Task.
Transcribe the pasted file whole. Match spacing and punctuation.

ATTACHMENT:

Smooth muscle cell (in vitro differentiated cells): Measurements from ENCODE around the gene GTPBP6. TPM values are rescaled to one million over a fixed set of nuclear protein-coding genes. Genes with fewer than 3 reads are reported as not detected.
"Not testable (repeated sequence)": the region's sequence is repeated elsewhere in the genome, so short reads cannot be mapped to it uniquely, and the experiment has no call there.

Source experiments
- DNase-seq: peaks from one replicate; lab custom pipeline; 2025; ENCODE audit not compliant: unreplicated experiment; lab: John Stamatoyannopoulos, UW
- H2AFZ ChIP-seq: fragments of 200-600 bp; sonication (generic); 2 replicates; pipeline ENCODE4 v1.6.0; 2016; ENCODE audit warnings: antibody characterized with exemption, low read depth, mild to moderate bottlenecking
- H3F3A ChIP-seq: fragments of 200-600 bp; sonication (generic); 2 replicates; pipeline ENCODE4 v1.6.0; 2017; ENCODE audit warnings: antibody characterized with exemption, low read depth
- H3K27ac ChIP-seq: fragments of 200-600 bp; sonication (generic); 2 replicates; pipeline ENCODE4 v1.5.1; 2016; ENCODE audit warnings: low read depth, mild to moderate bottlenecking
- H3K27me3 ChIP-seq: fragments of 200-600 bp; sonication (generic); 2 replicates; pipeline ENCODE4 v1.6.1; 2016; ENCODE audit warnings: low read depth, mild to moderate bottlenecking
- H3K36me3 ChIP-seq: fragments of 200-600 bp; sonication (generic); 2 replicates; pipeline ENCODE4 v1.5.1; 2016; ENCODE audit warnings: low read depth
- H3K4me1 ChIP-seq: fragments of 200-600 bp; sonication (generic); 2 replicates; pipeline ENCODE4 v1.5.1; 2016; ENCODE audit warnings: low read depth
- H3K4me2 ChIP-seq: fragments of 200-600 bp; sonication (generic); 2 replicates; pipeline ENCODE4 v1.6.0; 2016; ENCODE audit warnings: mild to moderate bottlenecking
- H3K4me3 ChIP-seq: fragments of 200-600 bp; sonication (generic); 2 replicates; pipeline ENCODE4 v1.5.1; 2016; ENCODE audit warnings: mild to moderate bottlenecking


Smooth muscle cell (in vitro differentiated cells): Measurements from ENCODE around the gene GTPBP6. TPM values are rescaled to one million over a fixed set of nuclear protein-coding genes. Genes with fewer than 3 reads are reported as not detected.
"Not testable (repeated sequence)": the region's sequence is repeated elsewhere in the genome, so short reads cannot be mapped to it uniquely, and the experiment has no call there.

Source experiments
- DNase-seq: peaks from one replicate; lab custom pipeline; 2025; ENCODE audit not compliant: unreplicated experiment; lab: John Stamatoyannopoulos, UW
- H2AFZ ChIP-seq: fragments of 200-600 bp; sonication (generic); 2 replicates; pipeline ENCODE4 v1.6.0; 2016; ENCODE audit warnings: antibody characterized with exemption, low read depth, mild to moderate bottlenecking
- H3F3A ChIP-seq: fragments of 200-600 bp; sonication (generic); 2 replicates; pipeline ENCODE4 v1.6.0; 2017; ENCODE audit warnings: antibody characterized with exemption, low read depth
- H3K27ac ChIP-seq: fragments of 200-600 bp; sonication (generic); 2 replicates; pipeline ENCODE4 v1.5.1; 2016; ENCODE audit warnings: low read depth, mild to moderate bottlenecking
- H3K27me3 ChIP-seq: fragments of 200-600 bp; sonication (generic); 2 replicates; pipeline ENCODE4 v1.6.1; 2016; ENCODE audit warnings: low read depth, mild to moderate bottlenecking
- H3K36me3 ChIP-seq: fragments of 200-600 bp; sonication (generic); 2 replicates; pipeline ENCODE4 v1.5.1; 2016; ENCODE audit warnings: low read depth
- H3K4me1 ChIP-seq: fragments of 200-600 bp; sonication (generic); 2 replicates; pipeline ENCODE4 v1.5.1; 2016; ENCODE audit warnings: low read depth
- H3K4me2 ChIP-seq: fragments of 200-600 bp; sonication (generic); 2 replicates; pipeline ENCODE4 v1.6.0; 2016; ENCODE audit warnings: mild to moderate bottlenecking
- H3K4me3 ChIP-seq: fragments of 200-600 bp; sonication (generic); 2 replicates; pipeline ENCODE4 v1.5.1; 2016; ENCODE audit warnings: mild to moderate bottlenecking